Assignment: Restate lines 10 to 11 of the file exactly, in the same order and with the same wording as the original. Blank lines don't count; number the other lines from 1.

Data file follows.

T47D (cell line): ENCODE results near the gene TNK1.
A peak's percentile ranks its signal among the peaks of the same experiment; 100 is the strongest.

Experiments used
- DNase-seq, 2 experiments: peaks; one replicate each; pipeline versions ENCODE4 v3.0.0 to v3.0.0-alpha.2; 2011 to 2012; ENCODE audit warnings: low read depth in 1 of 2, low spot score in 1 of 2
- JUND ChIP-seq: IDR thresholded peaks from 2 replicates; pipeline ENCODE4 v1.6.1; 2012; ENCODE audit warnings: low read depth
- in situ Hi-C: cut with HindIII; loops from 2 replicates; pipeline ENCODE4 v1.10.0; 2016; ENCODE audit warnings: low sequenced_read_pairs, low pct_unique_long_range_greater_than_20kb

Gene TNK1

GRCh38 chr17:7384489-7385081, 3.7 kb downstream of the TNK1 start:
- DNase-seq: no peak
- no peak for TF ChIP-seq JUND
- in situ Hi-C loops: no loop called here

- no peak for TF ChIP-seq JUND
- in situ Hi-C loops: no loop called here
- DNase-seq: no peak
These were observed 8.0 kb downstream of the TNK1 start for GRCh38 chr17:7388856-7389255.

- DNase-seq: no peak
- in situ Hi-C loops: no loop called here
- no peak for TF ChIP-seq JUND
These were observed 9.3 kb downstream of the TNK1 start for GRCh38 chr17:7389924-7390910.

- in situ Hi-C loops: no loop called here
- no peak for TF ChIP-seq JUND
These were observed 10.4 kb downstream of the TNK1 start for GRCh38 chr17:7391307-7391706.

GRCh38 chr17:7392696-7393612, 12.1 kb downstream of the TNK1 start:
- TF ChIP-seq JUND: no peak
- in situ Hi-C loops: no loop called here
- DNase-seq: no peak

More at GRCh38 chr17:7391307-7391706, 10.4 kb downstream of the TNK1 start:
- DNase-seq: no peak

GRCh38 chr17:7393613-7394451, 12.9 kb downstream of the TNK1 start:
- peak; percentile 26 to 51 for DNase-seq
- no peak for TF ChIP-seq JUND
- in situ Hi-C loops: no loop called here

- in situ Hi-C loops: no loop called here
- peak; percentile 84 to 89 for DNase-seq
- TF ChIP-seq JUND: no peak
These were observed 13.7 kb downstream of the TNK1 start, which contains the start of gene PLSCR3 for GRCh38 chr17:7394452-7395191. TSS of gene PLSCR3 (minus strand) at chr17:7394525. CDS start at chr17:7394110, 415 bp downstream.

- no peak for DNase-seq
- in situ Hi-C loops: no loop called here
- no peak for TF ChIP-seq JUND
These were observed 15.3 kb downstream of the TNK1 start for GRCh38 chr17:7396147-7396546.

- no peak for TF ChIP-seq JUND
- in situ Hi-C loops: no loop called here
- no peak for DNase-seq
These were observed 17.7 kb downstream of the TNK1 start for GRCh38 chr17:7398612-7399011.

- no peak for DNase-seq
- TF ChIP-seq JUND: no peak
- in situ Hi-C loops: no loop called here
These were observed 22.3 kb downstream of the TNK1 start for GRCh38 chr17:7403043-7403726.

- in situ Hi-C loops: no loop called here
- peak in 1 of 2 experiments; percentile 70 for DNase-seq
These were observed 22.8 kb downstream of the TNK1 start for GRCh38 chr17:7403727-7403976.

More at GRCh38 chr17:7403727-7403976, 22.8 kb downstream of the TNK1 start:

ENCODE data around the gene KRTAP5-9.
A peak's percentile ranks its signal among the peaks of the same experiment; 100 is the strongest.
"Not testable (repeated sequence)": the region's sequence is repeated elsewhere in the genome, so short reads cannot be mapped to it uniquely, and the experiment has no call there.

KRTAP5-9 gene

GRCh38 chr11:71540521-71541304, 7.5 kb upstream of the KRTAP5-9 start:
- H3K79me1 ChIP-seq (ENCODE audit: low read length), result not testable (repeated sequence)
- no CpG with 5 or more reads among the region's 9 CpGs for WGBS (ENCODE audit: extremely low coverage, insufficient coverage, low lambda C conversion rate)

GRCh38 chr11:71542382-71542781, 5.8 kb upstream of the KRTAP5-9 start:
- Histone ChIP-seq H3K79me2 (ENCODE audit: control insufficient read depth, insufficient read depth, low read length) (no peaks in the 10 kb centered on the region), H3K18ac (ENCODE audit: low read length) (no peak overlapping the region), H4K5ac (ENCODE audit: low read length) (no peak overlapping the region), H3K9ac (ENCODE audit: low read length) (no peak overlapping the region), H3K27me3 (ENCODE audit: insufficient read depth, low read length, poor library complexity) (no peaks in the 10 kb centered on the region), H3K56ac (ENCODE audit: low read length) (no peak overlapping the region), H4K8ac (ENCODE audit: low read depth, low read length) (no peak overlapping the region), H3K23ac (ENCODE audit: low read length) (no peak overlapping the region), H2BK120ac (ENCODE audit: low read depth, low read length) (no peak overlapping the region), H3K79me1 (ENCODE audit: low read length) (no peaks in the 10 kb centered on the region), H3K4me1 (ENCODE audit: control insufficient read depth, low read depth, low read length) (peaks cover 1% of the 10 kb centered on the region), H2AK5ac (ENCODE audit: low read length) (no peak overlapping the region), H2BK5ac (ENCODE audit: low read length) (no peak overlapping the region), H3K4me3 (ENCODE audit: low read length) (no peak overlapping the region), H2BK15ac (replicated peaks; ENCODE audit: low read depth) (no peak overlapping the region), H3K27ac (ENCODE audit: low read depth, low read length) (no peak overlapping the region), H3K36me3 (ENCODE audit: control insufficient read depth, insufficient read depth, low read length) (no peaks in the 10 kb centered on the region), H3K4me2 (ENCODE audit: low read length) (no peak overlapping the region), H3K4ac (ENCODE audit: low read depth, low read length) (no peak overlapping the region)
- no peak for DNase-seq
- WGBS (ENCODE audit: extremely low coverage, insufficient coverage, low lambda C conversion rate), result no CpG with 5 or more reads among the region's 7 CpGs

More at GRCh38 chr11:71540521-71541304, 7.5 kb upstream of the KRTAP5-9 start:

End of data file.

- no peak for TF ChIP-seq JUND
- in situ Hi-C loops: no loop called here